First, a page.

While it's not clear that any film really cries out to be remade, "Born Yesterday" (citywide) needed a second version less than most. And not because the original is such a sainted relic that redoing it is next door to sacrilege. On the contrary, despite its elevated reputation, the 1950 "Born Yesterday" had as many pitfalls as pleasures, all of which the current version dutifully stumbles into.
A romantic triangle between a crude millionaire, a handsome, sophisticated journalist (remember, it's just a movie) and the former Vegas showgirl who turns both their heads, "Born Yesterday" is in reality little more than an elaborate showcase for the actress who plays the redoubtable Billie Dawn.
The part made Judy Holliday (who originated the role in Garson Kanin's Broadway play) a star and won her an Oscar as the quintessential dumb blonde who turns out to know a thing or two. Though it's not going to do the same for Melanie Griffith this time around, she is, once again, the best reason to spend any time with this muddled production.
Billie arrives on the scene as the blase companion of gruff workaholic capitalist Harry Brock (John Goodman), who blusters into Washington on his private plane, screaming "OK, let's do some business" before the engines have even cut off. Billie, whom we first view in a languid shot that emphasizes the state of her legs, has other things in mind. Like finding out what TV stations her soaps are on. "So I don't like new towns," she says in her breathy way. "You have to learn all new channels."
Advised by an aide that favorable press coverage will help the business he has with Congress, Brock agrees to be interviewed by Paul Verrall (Don Johnson), a journalist as powerful as he is cute. "If Paul gives you the thumbs-up," we are solemnly told, "it's a big deal in this town."
Brock, however, soon has other things to worry about. Billie, it seems, is not only so out to lunch she thinks the collapsing Eastern Bloc is some crumbling masonry structure, her lack of savvy is hurting her boyfriend's plans. And when Brock decides to hire someone to smarten Billie up, and teach her how to talk right, guess who gets the job.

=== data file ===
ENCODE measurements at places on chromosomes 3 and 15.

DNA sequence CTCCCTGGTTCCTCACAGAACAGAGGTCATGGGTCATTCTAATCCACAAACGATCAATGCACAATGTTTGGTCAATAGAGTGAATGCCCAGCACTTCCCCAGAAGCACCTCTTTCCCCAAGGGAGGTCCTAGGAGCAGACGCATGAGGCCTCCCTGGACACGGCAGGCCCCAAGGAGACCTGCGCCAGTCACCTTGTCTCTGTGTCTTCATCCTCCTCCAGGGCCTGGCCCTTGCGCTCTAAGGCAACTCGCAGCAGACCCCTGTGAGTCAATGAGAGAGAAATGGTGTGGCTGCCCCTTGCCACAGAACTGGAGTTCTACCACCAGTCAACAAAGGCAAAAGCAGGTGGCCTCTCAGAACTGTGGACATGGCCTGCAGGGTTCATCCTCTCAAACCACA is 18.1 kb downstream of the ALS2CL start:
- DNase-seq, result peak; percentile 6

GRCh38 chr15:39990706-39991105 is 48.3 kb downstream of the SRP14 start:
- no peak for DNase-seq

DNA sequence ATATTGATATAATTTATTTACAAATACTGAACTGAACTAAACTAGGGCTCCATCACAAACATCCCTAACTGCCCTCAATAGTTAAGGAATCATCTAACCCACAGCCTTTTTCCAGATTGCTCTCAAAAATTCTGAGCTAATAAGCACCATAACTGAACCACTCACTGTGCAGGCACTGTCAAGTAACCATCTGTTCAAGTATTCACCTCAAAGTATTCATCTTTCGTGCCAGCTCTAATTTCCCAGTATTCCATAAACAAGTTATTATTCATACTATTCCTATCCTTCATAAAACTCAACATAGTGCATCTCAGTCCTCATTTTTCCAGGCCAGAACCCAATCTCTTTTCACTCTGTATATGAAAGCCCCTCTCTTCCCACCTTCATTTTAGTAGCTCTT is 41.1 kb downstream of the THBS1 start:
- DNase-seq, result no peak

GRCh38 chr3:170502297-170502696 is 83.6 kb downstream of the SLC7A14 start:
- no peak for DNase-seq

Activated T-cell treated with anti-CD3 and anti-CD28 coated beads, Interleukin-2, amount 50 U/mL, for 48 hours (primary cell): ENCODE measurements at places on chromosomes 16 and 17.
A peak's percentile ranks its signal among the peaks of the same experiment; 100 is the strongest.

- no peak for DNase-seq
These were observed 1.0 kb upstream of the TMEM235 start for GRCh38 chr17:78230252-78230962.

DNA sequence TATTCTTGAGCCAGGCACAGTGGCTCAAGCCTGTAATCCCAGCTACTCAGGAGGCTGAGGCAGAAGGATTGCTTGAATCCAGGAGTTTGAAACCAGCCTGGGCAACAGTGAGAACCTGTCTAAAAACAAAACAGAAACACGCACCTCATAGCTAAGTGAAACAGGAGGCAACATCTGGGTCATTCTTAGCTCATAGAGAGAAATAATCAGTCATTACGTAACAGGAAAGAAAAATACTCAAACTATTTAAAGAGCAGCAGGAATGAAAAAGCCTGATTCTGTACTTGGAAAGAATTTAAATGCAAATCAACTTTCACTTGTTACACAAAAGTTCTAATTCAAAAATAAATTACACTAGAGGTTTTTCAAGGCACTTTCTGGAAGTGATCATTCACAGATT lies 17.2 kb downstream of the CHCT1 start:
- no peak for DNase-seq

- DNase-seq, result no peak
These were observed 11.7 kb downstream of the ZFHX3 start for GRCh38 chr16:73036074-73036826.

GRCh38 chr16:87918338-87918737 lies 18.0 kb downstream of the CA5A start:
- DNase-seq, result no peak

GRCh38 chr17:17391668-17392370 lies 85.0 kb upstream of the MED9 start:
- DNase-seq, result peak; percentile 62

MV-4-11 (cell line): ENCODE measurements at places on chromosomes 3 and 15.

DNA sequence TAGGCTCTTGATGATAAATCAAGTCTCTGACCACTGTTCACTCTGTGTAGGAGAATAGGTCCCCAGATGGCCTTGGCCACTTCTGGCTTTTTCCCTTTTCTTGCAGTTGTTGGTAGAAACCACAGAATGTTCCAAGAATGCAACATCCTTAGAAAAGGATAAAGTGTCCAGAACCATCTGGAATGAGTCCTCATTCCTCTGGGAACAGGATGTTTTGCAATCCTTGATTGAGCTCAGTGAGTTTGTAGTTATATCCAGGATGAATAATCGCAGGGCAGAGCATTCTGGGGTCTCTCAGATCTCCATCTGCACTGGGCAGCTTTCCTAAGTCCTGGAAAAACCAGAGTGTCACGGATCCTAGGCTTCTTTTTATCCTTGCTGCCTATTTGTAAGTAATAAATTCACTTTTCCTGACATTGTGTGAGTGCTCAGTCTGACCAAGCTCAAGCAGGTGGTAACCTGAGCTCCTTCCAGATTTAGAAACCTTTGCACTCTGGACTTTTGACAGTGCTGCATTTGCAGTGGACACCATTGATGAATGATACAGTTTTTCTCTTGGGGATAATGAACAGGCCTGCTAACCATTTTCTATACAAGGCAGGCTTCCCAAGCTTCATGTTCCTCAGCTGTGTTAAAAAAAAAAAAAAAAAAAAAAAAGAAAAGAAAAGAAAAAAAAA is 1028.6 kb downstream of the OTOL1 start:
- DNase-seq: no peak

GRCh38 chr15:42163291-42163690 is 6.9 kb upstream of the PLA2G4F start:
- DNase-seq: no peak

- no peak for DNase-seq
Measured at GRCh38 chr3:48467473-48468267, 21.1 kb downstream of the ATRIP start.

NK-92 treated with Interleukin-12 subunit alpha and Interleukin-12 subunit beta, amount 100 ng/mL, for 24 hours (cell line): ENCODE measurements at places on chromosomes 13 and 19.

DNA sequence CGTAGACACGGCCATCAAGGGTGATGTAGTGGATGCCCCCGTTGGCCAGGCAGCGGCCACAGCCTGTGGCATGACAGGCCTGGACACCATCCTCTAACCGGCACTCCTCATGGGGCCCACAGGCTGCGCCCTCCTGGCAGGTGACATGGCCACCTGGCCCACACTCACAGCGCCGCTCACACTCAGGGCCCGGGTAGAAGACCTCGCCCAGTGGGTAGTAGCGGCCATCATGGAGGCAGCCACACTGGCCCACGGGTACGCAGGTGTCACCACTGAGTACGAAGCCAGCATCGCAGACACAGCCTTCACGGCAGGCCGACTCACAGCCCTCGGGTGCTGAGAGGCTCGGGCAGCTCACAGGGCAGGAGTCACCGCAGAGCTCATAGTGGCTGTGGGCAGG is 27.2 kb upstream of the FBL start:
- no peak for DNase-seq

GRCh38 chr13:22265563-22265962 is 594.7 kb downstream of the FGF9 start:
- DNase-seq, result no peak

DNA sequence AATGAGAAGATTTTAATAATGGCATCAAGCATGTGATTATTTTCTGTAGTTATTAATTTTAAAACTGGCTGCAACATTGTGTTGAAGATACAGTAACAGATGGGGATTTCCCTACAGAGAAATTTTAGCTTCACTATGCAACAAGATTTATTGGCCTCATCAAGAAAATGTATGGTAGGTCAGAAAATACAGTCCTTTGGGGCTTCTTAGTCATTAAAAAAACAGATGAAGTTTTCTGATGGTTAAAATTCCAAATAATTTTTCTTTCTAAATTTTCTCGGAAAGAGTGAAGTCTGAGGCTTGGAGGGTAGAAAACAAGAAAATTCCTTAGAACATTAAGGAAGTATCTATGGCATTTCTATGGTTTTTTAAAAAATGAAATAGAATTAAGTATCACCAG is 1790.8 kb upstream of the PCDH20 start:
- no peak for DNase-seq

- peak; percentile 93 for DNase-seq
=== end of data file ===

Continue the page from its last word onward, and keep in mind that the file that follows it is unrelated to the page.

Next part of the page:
Everyone, however, gets more than they bargained for in this little arrangement. Billie not only cleans up her double negatives, she so raises her ethical and moral standards it's amazing Bill Moyers doesn't build a series around her. And both Verrall and Brock find that their professional and love lives get a lot more complicated when Billie gets a few new ideas in her head.
With her little-girl voice and low-cut outfits, Griffith could play Billie in her sleep, and, for all the help she gets from writer Douglas McGrath and director Luis Mandoki, she just about has to.
McGrath's script, based on Kanin's play, has an inert quality to it that leaving in period slang such as "egghead" and "lowdown" doesn't help. And Mandoki, whose last project was "White Palace," seems to resent the fact that "Born Yesterday" (rated PG) is basically a farce. Any chance he gets, the director emphasizes the film's dramatic moments, giving the action a heaviness that becomes increasingly wearying.
But while Griffith has the advantage of playing "Born Yesterday's" only fully drawn part, Goodman and Johnson have to deal with the same character weaknesses that sabotaged their predecessors, Broderick Crawford and William Holden, all those decades ago.
The very able Goodman is trapped as a big lug who may or may not have a heart of gold, and the indecision about whether he is a comic character or a sadistic monster is as frustrating here as it was in the original. Johnson, for his part, looks uncomfortable in his horn-rimmed glasses and has trouble getting a handle on a colorless role, little more than a walking civics lesson, that baffled Holden as well.
As much as Griffith is right for Billie, times have changed enough to make this birth of the not-so-dumb blonde feel tedious. And the actress, who at any rate played basically the same part to much greater effect in "Working Girl," would be better served if screenwriters thought of new ways to use her considerable talents instead of trying to shoehorn her into someone else's golden slippers.
Melanie Griffith: Billie Dawn
John Goodman: Harry Brock
Don Johnson: Paul Verrall
Edward Herrmann: Ed Devery
Max Perlich: JJ
A D. Constantine Conte production, in association with Touchwood Pacific Partners I, released by Hollywood Pictures. Director Luis Mandoki. Producer D. Constantine Conte. Executive producer Stratton Leopold. Screenplay Douglas McGrath, based on the play by Garson Kanin. Cinematographer Lajos Koltai. Editor Lesley Walker. Costumes Colleen Atwood. Music George Fenton. Production design Lawrence G. Paull. Art director Bruce Crone. Set decorator Rick Simpson. Running time: 1 hour, 40 minutes.